Tuesday, March 7, 2017

Book review 2017

Home Between Crossings, however, is more than just a family saga in the classic tradition ... It is also an epic, albeit a fictional, account of a people`s passage across the oceans through time and space – that of the Khojas.  But although it presents their perspective – and Somjee writes as an Ismaili insider - it is also representative of other Asians in Kenya (and East Africa generally) during the time-scale in question. The people in the other communities could relate to everything that happened to the Devji family because they too went through parallel experiences at all levels and in more or less the same way. 
Above all, Home Between Crossings is not just a work of fiction, it is a personification of Kenya`s history of the twentieth century. Somjee has undoubtedly used his first-hand lived experience to chart every significant turning point in the march of the country from colony to republic.  Nothing remains untouched.  Together with Bead Bai, he has created a literary masterpiece that will also serve as a historical record of our time, of particular interest to those of us in the diaspora who share his Kenyan background, and one that will benefit future generations of scholars as well.  I was privileged to read the manuscript online and must say the published version is an impressive document.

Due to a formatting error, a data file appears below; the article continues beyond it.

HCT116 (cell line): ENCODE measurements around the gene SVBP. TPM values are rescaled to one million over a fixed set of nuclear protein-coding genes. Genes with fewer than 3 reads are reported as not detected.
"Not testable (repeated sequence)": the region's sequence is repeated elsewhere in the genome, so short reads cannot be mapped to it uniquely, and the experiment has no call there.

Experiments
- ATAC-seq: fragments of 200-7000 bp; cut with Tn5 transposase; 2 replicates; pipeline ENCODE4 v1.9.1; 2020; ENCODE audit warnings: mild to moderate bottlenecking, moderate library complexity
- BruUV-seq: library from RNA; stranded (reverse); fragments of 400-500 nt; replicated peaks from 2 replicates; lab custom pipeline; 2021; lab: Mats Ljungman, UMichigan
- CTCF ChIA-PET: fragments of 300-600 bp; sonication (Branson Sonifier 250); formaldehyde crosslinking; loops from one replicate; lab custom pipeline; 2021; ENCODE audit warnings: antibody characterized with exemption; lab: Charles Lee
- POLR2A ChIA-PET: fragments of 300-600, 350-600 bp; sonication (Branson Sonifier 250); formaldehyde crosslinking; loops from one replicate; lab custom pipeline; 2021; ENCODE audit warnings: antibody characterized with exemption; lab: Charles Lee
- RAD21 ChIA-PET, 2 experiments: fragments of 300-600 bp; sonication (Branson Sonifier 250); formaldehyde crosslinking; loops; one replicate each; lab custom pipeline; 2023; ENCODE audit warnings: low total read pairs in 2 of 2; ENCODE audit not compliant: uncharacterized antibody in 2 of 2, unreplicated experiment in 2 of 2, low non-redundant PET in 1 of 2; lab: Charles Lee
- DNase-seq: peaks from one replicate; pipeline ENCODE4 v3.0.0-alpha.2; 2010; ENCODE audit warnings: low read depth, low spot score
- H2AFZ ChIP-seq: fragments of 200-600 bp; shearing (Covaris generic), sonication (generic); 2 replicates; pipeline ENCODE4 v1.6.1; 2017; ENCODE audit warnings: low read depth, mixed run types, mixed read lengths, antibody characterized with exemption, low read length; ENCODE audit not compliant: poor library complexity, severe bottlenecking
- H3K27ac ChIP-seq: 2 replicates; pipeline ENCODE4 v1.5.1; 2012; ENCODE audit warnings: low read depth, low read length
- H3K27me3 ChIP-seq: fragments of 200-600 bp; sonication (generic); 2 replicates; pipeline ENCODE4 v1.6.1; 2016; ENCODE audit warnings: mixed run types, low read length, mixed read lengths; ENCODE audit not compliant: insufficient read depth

RAMNIK SHAH (c) 2017

“My story runs like the Nile. Many rivers flow into the Nile from many directions and change its waters like how my story changes when other stories merge into it, and keep moving all together” (p. 598).

Such is the continuing story of Sakina, known as Moti Bai, in Sultan Somjee’s Home Between Crossings, a sequel to his first enchanting novel, Bead Bai. The books trace the life of an Ismaili girl, then woman, living in Kenya before and during the tumultuous years of transition from British rule to independence under Kenyatta.

Somjee blends a gentle narrative with biting political and social commentary in this second novel - a style much more daring and adventurous than that in the story of Moti Bai’s upbringing in the first novel. His poetic style mesmerizes readers as we learn about the cultural and religious life of Ismaili families of Indian origin in East Africa. When we are with Moti Bai in her personal life, she tells us, in her voice, of her struggles to reconcile the many contradictions she witnesses and experiences.

© 2017 Christian Steckler
Review Vancouver


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Mala Pandurang
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Mala Pandurang: Home Between Crossings (Sultan Somjee)

Sultan Somjee
Home Between Crossings
Create Space: Charleston. 2016
ISBN-10: 1508586373
ISBN-13: 978-1508586371
Pp 644

The Satpanth Khoja community in East Africa